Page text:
The settlement amounts were as follows: $39,000 settlement for Thurman DeShazer; $4,000 for Edward Yarbrough; and three settlements for Marty Neese of, $3,500, $2,000, and $2,500. When Neese discovered the scam, she turned to the bank to recover her money, but she demanded only two-thirds of each settlement amount, apparently conceding to Hoglund the one-third contingency fee he would have received if the cases had been settled with Neese's permission.

At the close of Hoglund's trial, the court and the attorneys discussed the court's instructions to the jury. At one point, Hoglund requested an instruction that in order to convict, the jury must find that the bank in question must have been placed at a "risk of loss." However, out of the jurors' hearing, the court stated that with regard to the defendant's intent, it is "sufficient that the government establishes that the defendant intended to cause actual or potential loss of the financial institution." The court then stated: "I think that's the way the risk of loss appropriately fits into the case. Is there any objection to that?" Defense counsel replied, "None from the defense."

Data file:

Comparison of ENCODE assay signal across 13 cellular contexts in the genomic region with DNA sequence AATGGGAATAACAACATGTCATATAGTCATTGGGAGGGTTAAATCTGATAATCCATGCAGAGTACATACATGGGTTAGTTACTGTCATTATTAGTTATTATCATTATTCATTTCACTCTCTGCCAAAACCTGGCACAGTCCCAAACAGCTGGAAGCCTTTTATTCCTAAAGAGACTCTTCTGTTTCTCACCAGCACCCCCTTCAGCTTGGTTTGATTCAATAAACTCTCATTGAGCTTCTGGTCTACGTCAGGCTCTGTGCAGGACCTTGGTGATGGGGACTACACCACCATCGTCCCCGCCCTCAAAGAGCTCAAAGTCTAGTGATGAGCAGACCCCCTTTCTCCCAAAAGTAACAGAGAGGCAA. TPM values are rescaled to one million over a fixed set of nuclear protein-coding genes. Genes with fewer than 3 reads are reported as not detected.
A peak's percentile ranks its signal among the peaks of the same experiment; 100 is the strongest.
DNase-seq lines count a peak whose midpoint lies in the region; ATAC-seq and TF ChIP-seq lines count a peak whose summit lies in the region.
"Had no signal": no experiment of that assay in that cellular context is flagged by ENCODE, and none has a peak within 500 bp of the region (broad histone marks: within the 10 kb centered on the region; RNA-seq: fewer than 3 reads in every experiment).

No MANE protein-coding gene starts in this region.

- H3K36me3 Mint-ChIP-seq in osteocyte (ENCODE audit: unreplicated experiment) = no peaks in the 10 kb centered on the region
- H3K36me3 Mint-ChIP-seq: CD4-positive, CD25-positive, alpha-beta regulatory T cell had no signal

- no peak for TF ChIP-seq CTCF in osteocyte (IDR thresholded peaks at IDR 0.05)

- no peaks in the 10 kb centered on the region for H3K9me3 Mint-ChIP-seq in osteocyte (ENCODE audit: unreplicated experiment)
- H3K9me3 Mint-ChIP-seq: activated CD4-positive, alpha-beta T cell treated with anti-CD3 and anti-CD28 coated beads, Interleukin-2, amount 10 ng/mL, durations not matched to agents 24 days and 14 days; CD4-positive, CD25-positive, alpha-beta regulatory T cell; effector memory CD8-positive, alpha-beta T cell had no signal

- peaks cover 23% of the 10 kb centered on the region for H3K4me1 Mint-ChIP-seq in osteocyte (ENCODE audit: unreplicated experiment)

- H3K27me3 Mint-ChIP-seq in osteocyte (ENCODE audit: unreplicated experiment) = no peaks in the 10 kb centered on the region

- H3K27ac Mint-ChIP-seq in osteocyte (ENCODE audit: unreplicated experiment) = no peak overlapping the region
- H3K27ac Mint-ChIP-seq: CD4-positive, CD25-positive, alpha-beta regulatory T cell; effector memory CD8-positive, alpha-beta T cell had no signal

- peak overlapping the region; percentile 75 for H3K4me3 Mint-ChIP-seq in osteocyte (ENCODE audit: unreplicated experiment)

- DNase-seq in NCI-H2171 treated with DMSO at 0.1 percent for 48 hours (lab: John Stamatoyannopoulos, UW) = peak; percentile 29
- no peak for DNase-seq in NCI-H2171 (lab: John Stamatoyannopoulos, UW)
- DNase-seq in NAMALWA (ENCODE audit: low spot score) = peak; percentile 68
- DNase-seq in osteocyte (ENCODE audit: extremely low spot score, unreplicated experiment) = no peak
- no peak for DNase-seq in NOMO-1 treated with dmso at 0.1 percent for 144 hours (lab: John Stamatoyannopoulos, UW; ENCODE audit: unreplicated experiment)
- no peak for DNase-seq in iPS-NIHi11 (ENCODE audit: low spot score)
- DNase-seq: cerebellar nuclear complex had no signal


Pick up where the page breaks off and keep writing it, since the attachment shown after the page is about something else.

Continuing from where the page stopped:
During the actual charge to the jury, the court stated that it is not necessary for the government to prove that anyone lost money. It said: "In this connection it is sufficient if the government establishes that the defendant intended to cause actual or potential loss to the financial institution." The defendant now claims this instruction was error. We address this issue below.

At the sentencing hearing, the defendant objected to having the full amount of the settlement checks included in the amount of restitution. He argued that the one-third contingency fee his clients agreed to pay him should be deducted from the amount he is required to pay. The district court disagreed, stating: